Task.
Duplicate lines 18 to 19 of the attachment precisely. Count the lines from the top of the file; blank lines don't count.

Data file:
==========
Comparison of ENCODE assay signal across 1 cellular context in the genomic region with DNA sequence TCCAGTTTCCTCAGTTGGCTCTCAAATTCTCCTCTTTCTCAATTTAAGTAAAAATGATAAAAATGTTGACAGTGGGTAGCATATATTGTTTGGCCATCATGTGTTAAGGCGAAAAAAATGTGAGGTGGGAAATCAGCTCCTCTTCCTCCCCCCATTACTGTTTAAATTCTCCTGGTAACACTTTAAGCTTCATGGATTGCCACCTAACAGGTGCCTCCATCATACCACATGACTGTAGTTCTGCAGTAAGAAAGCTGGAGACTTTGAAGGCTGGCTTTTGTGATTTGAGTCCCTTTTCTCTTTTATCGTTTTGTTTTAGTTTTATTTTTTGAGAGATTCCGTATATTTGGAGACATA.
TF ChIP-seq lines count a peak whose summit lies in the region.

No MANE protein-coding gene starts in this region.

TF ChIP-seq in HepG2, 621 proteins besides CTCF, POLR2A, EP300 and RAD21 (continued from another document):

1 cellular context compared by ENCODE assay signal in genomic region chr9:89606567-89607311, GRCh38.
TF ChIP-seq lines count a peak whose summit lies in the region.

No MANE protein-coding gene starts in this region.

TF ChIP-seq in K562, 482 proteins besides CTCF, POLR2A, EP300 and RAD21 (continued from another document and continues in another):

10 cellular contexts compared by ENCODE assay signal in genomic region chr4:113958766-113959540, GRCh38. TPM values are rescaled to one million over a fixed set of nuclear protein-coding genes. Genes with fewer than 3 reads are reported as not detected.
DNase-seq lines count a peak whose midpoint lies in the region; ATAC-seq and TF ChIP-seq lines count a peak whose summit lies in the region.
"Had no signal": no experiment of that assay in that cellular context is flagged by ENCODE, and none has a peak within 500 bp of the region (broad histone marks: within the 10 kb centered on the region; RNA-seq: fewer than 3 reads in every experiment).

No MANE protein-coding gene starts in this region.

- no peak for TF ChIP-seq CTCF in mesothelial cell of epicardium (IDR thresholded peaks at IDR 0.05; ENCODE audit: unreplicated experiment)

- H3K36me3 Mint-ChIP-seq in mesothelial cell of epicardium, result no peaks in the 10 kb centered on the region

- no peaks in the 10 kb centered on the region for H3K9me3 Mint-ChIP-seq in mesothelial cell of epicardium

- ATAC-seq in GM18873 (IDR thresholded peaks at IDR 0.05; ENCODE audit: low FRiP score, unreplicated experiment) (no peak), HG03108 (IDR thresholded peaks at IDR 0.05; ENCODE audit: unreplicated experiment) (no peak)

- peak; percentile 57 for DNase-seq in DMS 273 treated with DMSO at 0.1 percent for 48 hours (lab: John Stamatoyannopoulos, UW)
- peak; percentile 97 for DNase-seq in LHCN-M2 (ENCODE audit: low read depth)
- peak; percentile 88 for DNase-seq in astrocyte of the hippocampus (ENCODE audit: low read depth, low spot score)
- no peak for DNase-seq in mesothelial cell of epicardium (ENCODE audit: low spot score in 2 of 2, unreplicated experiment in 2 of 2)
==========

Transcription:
- peak; percentile 97 for DNase-seq in LHCN-M2 (ENCODE audit: low read depth)
- peak; percentile 88 for DNase-seq in astrocyte of the hippocampus (ENCODE audit: low read depth, low spot score)